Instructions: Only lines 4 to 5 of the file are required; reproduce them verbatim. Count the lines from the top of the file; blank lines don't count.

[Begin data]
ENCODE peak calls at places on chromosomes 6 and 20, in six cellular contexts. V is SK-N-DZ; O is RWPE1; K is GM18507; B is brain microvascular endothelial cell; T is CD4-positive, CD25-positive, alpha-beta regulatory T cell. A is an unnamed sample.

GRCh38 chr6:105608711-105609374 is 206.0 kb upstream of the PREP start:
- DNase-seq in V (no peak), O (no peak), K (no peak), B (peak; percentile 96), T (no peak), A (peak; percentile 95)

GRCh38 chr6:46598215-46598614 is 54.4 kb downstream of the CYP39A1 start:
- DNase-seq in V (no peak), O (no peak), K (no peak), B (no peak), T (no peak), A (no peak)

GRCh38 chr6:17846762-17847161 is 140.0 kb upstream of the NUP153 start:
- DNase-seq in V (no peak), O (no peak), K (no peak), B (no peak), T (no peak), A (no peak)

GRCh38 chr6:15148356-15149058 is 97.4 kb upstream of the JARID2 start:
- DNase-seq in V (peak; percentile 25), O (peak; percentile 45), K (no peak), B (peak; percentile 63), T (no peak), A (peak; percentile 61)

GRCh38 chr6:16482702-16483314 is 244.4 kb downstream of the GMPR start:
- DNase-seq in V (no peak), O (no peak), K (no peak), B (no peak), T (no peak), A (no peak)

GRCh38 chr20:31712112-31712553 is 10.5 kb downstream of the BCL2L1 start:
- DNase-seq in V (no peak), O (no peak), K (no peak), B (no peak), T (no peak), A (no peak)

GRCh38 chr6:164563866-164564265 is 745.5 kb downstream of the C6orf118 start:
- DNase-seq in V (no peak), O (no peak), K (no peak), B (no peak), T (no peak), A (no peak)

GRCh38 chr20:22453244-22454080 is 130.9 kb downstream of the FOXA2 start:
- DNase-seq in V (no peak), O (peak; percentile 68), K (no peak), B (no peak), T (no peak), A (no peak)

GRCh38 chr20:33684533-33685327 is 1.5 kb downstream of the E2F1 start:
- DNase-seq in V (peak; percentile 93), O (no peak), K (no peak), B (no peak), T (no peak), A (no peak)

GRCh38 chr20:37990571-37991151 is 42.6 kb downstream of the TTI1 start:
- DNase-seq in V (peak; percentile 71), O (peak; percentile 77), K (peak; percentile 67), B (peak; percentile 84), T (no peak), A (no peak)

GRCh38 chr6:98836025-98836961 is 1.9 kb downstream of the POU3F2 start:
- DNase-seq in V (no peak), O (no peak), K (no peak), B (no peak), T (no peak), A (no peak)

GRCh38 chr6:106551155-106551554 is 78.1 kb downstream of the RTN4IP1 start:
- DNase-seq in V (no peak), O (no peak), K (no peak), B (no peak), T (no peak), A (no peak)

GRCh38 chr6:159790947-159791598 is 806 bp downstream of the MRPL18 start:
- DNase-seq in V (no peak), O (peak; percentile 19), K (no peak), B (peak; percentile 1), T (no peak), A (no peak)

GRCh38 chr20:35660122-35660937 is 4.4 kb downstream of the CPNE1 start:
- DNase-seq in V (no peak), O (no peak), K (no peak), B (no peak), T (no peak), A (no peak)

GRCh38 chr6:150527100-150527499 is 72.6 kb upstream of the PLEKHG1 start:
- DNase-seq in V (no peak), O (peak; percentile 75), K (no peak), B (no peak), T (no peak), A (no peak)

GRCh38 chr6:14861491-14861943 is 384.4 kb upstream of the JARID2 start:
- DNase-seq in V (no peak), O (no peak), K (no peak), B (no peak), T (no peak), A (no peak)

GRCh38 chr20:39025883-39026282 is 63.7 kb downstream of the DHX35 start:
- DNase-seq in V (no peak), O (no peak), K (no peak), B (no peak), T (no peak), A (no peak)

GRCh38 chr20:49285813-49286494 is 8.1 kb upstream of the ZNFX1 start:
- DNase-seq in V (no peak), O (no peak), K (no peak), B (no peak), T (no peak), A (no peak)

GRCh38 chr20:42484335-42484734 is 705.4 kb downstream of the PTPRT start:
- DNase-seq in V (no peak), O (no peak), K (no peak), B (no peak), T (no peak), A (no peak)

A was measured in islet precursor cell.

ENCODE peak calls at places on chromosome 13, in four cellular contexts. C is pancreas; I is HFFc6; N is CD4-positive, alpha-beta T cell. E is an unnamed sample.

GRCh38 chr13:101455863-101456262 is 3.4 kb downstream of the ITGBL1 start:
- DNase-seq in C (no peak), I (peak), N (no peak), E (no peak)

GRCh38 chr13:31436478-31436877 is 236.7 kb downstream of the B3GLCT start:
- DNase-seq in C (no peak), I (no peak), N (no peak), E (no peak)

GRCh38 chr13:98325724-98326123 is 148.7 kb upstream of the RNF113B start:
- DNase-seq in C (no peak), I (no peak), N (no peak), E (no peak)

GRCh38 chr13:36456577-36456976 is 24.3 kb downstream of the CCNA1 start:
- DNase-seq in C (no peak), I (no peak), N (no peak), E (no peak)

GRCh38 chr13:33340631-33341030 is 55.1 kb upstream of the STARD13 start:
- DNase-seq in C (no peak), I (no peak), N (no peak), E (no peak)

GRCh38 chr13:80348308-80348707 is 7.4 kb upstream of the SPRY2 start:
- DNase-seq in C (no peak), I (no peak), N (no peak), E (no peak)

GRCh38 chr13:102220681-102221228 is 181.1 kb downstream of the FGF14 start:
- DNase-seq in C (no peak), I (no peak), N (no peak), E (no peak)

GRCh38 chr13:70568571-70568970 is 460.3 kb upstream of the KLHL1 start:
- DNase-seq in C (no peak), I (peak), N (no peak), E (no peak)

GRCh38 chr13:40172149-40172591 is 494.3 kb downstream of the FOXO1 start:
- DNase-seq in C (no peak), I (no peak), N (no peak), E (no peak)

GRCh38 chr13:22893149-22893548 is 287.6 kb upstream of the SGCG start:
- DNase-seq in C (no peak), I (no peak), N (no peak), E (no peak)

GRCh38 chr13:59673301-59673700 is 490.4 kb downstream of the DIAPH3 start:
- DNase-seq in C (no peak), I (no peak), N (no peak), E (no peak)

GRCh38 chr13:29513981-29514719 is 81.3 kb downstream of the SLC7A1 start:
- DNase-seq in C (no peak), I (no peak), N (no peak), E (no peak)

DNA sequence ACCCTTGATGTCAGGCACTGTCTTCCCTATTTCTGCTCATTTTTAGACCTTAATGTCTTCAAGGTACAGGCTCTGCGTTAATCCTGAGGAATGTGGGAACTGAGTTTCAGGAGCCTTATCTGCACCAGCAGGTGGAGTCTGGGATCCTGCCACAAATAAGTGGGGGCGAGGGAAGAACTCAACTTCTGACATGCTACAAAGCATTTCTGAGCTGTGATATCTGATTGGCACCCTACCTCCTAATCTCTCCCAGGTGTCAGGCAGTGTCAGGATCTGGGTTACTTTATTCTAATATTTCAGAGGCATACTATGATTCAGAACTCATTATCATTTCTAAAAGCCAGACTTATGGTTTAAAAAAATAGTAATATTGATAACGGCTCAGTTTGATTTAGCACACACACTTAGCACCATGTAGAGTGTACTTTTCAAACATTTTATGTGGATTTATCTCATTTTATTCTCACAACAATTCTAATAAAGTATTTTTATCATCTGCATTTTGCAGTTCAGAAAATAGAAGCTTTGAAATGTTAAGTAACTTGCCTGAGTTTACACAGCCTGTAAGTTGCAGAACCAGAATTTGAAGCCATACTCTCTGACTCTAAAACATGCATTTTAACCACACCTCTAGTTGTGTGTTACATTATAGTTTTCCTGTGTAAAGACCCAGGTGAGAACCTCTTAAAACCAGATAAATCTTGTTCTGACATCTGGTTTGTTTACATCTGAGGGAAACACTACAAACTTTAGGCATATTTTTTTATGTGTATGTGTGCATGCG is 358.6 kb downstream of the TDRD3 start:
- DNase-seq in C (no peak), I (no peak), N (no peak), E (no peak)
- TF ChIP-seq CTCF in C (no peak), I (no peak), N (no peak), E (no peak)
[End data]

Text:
GRCh38 chr6:46598215-46598614 is 54.4 kb downstream of the CYP39A1 start:
- DNase-seq in V (no peak), O (no peak), K (no peak), B (no peak), T (no peak), A (no peak)